A new and important collection of Wills has just been added on Ancestry.co.uk: the Prerogative Court of Canterbury Wills from 1384 to 1858.
According to Ancestry, “Prior to 12 January 1858, wills in England and Wales were proved in ecclesiastical courts. This indexed collection contains images of wills as they were copied into the registers of the Prerogative Court of Canterbury (PCC). The PCC, for the most part, handled probates from southern England and Wales, for individuals who owned property in both the Province of York and the Province of Canterbury, or those who died outside of England and Wales. Most of the wills in this collection will be for members of the middle and upper classes.”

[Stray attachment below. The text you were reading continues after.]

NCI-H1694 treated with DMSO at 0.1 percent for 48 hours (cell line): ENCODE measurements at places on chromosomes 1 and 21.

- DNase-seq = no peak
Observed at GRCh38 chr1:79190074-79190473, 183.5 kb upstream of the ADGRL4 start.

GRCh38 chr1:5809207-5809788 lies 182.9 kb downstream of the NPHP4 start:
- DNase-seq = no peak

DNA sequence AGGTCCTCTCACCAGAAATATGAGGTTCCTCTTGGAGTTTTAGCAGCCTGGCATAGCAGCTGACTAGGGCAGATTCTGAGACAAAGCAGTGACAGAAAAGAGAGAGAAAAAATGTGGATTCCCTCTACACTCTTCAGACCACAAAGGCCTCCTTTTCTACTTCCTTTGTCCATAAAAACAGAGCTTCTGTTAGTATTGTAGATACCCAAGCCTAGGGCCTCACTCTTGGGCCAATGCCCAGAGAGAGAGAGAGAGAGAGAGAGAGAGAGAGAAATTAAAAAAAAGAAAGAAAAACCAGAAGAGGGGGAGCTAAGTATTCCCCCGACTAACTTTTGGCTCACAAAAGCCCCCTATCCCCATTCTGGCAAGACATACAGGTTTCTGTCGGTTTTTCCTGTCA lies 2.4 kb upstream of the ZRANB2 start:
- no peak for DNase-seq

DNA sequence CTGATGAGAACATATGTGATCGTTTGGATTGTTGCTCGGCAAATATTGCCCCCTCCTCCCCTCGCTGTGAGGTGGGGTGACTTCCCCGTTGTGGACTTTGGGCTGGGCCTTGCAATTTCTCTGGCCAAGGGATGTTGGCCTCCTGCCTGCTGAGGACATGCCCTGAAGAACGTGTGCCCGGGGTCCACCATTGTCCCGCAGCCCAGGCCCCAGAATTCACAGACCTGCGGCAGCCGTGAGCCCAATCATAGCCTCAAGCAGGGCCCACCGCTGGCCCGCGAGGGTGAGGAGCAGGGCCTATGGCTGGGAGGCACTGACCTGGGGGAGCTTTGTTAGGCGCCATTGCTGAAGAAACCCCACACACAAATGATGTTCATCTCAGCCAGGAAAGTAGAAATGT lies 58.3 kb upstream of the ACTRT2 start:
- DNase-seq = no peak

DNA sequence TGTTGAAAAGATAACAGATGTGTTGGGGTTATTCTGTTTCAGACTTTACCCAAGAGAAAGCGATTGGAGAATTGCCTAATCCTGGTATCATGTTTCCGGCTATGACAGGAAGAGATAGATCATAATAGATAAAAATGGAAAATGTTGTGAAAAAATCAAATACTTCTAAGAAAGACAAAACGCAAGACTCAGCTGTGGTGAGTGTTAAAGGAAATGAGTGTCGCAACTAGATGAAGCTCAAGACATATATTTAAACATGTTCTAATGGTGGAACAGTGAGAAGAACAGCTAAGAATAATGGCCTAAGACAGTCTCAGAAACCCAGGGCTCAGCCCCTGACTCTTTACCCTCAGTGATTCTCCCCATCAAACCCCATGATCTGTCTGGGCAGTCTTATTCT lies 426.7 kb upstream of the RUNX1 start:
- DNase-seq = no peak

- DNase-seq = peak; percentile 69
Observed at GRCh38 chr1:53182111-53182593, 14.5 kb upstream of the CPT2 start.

What you will be able to see are the registered copies of the Wills which have been written out by the church clerks and bound in large volumes. As a consequence, the handwriting is sometimes difficult to read or may be in Latin. However, this is a great resource so don’t be put off by the challenge of trying to read the handwriting. Take a piece of paper and line by line identify the words you can read and leave gaps for those you cannot. Look out for the squiggles at the beginning and end of the lines, they were added to ensure there were no blank spaces. Now look at the writing you know and from the handwriting style try and guess the words you don’t. Many of the Wills will contain standard preambles. Look on the internet for examples of transcribed Wills. Also see our page on reading Latin and old handwriting.